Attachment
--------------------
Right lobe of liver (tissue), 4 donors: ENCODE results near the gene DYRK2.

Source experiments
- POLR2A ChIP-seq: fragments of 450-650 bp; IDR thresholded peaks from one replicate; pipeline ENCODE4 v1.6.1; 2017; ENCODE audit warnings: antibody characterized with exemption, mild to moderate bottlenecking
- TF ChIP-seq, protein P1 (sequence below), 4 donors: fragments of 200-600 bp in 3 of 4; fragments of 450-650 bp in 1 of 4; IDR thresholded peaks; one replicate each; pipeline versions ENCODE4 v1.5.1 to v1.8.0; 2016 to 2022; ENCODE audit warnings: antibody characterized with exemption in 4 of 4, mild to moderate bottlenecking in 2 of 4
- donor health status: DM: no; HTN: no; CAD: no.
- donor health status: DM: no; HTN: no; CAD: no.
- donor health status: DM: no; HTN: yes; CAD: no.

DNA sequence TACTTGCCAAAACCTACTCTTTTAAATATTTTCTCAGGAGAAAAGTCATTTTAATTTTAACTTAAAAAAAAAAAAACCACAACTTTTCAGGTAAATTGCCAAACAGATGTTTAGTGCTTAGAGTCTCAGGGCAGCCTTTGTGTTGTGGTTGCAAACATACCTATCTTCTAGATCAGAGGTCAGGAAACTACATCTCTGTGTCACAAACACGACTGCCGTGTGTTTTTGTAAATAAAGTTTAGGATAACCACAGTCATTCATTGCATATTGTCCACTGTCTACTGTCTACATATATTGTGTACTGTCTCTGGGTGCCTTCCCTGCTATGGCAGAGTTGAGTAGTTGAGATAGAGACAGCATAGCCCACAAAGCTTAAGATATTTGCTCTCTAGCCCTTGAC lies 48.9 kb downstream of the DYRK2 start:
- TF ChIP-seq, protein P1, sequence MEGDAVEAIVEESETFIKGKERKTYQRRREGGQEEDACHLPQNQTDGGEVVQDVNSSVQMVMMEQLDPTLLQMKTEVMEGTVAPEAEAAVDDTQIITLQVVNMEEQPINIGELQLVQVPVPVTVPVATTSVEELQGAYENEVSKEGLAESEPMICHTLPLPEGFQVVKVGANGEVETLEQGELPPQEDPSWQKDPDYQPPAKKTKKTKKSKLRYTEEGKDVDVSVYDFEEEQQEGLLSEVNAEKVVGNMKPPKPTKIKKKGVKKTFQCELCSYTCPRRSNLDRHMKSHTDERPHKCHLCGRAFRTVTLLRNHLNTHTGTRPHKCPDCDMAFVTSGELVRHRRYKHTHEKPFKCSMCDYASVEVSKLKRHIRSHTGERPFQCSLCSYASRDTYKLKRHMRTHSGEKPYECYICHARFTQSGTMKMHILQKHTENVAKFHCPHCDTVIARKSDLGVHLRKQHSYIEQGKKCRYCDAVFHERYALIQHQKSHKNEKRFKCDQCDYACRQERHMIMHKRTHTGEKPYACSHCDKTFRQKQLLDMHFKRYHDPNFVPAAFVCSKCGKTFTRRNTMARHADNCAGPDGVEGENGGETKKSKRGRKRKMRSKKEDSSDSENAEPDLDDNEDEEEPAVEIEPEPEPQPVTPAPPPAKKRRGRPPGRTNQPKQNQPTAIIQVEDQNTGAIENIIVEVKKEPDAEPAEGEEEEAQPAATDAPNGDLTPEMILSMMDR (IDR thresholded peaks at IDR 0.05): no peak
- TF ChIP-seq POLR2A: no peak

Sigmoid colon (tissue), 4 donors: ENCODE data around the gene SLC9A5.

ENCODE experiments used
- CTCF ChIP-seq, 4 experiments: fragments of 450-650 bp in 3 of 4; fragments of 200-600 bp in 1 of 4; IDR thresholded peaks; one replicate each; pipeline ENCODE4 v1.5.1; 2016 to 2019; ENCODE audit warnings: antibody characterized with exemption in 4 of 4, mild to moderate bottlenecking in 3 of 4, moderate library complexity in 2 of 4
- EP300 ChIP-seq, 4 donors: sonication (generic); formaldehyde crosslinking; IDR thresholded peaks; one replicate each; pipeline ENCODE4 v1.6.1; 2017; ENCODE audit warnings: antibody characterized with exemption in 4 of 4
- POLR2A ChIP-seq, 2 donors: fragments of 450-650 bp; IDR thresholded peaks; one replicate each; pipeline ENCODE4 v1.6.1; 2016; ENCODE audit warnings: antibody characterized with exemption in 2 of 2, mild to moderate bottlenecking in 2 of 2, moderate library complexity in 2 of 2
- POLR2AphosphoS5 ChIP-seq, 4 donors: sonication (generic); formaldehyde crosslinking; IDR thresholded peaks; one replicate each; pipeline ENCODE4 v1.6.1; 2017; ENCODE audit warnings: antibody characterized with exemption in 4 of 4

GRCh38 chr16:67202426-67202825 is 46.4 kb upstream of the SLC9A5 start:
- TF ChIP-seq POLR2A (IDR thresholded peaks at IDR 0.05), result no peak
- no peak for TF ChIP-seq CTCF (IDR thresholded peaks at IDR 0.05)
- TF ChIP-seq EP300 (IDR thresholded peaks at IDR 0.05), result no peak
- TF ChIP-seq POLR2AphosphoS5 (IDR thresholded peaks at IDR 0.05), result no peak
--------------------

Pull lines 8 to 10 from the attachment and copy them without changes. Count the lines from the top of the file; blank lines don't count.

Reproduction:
DNA sequence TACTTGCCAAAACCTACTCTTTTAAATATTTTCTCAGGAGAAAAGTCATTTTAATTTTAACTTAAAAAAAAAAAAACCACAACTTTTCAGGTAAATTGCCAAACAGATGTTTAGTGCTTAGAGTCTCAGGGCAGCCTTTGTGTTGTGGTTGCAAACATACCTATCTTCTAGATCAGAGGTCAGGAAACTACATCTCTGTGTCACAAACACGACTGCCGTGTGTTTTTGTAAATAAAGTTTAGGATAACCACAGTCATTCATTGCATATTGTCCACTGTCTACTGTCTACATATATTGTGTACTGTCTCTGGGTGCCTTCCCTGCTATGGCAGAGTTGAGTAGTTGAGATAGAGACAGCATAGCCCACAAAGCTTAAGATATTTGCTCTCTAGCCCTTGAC lies 48.9 kb downstream of the DYRK2 start:
- TF ChIP-seq, protein P1, sequence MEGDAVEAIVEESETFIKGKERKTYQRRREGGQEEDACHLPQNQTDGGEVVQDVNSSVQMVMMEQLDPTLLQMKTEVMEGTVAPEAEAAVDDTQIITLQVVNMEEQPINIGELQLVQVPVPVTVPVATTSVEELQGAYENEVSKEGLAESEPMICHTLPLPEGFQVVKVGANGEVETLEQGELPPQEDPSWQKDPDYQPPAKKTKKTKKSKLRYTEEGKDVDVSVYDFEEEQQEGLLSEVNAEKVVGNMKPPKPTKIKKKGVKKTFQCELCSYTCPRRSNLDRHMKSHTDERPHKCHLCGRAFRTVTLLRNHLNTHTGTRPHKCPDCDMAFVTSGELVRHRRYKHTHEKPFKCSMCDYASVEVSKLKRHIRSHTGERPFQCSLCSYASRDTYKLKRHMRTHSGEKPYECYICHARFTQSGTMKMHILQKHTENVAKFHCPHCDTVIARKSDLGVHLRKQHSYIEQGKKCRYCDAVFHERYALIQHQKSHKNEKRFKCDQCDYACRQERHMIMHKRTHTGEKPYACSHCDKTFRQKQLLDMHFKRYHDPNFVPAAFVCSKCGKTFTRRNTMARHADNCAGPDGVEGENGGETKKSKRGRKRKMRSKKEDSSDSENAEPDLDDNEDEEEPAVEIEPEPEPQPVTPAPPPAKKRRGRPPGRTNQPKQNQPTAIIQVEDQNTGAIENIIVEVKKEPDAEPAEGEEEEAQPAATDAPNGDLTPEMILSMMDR (IDR thresholded peaks at IDR 0.05): no peak
- TF ChIP-seq POLR2A: no peak